Water Isotopes (water + isotope)

Distribution by Scientific Domains

Selected Abstracts

Variability of Isotope and Major Ion Chemistry in the Allequash Basin, Wisconsin

GROUND WATER, Issue 7 2003
John F. Walker
As part of ongoing research conducted at one of the U.S. Geological Survey's Water, Energy, and Biogeochem-ical Budgets sites, work was undertaken to describe the spatial and temporal variability of stream and ground water isotopic composition and cation chemistry in the Trout Lake watershed, to relate the variability to the watershed flow system, and to identify the linkages of geochemical evolution and source of water in the watershed. The results are based on periodic sampling of sites at two scales along Allequash Creek, a small headwater stream in northern Wisconsin. Based on this sampling, there are distinct water isotopic and geochemical differences observed at a smaller hillslope scale and the larger Allequash Creek scale. The variability was larger than expected for this simple watershed, and is likely to be seen in more complex basins. Based on evidence from multiple isotopes and stream chemistry, the flow system arises from three main source waters (terrestrial-, lake-, or wetland-derived recharge) that can be identified along any flowpath using water isotopes together with geochemical characteristics such as iron concentrations. The ground water chemistry demonstrates considerable spatial variability that depends mainly on the flow-path length and water mobility through the aquifer. Calcium concentrations increase with increasing flowpath length, whereas strontium isotope ratios increase with increasing extent of stagnation in either the unsaturated or saturated zones as waters move from source to sink. The flowpath distribution we identify provides important constraints on the calibration of ground water flow models such as that undertaken by Pint et al. (this issue). [source]

Assessing the impact of mixing assumptions on the estimation of streamwater mean residence time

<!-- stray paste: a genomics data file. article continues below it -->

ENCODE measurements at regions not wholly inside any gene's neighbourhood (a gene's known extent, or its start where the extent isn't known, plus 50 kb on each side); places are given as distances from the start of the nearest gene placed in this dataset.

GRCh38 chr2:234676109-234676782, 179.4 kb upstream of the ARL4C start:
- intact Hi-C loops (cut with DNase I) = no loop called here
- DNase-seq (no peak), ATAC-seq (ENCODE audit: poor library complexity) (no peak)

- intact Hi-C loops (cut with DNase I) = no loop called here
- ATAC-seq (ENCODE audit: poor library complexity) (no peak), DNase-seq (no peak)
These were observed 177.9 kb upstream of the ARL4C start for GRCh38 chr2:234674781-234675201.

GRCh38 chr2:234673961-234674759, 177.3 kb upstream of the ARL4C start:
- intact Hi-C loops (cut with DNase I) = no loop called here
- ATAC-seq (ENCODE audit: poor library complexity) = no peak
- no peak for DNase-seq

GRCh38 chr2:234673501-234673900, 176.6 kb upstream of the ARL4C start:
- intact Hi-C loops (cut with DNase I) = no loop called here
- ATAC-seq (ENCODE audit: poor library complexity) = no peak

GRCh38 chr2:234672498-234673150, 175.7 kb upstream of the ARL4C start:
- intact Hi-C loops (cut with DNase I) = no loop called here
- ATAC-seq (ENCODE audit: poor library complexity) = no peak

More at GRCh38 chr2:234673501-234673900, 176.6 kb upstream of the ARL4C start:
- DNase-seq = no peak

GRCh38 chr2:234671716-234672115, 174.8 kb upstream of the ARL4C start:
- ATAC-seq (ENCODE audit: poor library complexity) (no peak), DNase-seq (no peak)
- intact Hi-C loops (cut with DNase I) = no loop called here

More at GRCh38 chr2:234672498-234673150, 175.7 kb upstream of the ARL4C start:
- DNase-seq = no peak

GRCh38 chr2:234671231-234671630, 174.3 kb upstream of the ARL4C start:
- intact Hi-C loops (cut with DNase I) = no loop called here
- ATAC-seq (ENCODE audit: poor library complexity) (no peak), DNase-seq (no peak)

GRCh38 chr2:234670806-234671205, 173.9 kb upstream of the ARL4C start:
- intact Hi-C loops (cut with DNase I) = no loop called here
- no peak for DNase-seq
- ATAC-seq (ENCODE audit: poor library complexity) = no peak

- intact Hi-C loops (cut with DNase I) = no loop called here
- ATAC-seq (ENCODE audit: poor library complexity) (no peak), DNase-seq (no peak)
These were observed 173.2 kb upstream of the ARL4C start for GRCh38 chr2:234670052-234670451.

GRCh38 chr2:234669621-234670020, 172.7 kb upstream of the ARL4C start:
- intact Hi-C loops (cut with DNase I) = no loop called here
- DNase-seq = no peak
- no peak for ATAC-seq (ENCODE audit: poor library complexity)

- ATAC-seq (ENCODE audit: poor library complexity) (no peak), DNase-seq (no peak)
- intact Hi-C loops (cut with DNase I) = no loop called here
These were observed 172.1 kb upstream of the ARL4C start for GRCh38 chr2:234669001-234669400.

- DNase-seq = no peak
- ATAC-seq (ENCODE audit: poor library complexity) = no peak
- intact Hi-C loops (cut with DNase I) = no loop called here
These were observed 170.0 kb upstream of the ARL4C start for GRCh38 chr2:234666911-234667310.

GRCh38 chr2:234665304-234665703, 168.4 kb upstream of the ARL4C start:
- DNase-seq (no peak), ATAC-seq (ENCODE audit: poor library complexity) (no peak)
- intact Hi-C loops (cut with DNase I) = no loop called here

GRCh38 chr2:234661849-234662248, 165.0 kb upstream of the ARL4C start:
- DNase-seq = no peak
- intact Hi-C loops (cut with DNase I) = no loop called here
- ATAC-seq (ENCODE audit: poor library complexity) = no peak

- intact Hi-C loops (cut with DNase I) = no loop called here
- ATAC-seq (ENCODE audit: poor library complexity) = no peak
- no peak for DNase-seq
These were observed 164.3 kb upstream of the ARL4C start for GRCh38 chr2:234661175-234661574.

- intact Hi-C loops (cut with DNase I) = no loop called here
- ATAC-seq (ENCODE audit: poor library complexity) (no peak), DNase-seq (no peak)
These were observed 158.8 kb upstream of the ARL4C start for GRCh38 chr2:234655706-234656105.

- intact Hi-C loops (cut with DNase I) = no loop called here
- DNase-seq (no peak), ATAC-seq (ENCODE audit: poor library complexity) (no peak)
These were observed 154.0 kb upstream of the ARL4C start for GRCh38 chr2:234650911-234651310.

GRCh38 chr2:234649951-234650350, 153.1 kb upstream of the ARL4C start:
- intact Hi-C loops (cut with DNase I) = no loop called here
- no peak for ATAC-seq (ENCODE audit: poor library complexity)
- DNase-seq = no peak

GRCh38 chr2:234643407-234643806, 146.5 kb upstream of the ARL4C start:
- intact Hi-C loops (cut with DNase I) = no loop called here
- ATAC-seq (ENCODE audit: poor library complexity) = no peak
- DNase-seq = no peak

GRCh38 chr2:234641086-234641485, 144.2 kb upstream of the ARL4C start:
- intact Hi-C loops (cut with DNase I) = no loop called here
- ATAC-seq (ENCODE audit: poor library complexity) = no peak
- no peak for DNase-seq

Fabrizio Fenicia
Abstract Catchment streamwater mean residence time (Tmr) is an important descriptor of hydrological systems, reflecting their storage and flow pathway properties. Tmr is typically inferred from the composition of stable water isotopes (oxygen-18 and deuterium) in observed rainfall and discharge. Currently, lumped parameter models based on convolution and sinewave functions are usually used for tracer simulation. These traditional models are based on simplistic assumptions that are often known to be unrealistic, in particular, steady flow conditions, linearity, complete mixing and others. However, the effect of these assumptions on Tmr estimation is seldom evaluated. In this article, we build a conceptual model that overcomes several assumptions made in traditional mixing models. Using data from the experimental Maimai catchment (New Zealand), we compare a complete-mixing (CM) model, where rainfall water is assumed to mix completely and instantaneously with the total catchment storage, with a partial-mixing (PM) model, where the tracer input is divided between an ,active' and a ,dead' storage compartment. We show that the inferred distribution of Tmr is strongly dependent on the treatment of mixing processes and flow pathways. The CM model returns estimates of Tmr that are well identifiable and are in general agreement with previous studies of the Maimai catchment. On the other hand, the PM model,motivated by a priori catchment insights,provides Tmr estimates that appear exceedingly large and highly uncertain. This suggests that water isotope composition measurements in rainfall and discharge alone may be insufficient for inferring Tmr. Given our model hypothesis, we also analysed the effect of different controls on Tmr. It was found that Tmr is controlled primarily by the storage properties of the catchment, rather than by the speed of streamflow response. This provides guidance on the type of information necessary to improve Tmr estimation. Copyright 2010 John Wiley & Sons, Ltd. [source]

Steady- and unsteady-state lumped parameter modelling of tritium and chlorofluorocarbons transport: hypothetical analyses and application to an alpine karst aquifer

N. Nur Ozyurt
Abstract Determination of a groundwater's mean residence time with the aid of environmental tracers is common in hydrogeology. Many of the lumped parameter (LP) applications used for this purpose have been based on steady-state models. However, the results may be misleading if a steady LP model is used to simulate the environmental tracer transport in an unsteady aquifer. To test this hypothesis, the results of steady and unsteady versions of several LP models were evaluated theoretically and in an alpine karst aquifer case by using tritium, oxygen-18 and chlorofluorocarbons (CFCs). The results reveal that the mean residence times obtained may be significantly different between the steady and unsteady versions of the same model. For the karst aquifer investigated, a serially connected exponential and a plug flow model were run under unsteady conditions. It is shown that outflux calibration with an unsteady model provides a firm basis in evaluating the results of models. An outflux-calibrated unsteady model predicted reasonably the observed series of water isotopes. The calibrated model's CFCs output overpredicts the observed concentrations, probably because of the time lag in the unsaturated zone of the alpine karst aquifer. Copyright 2005 John Wiley & Sons, Ltd. [source]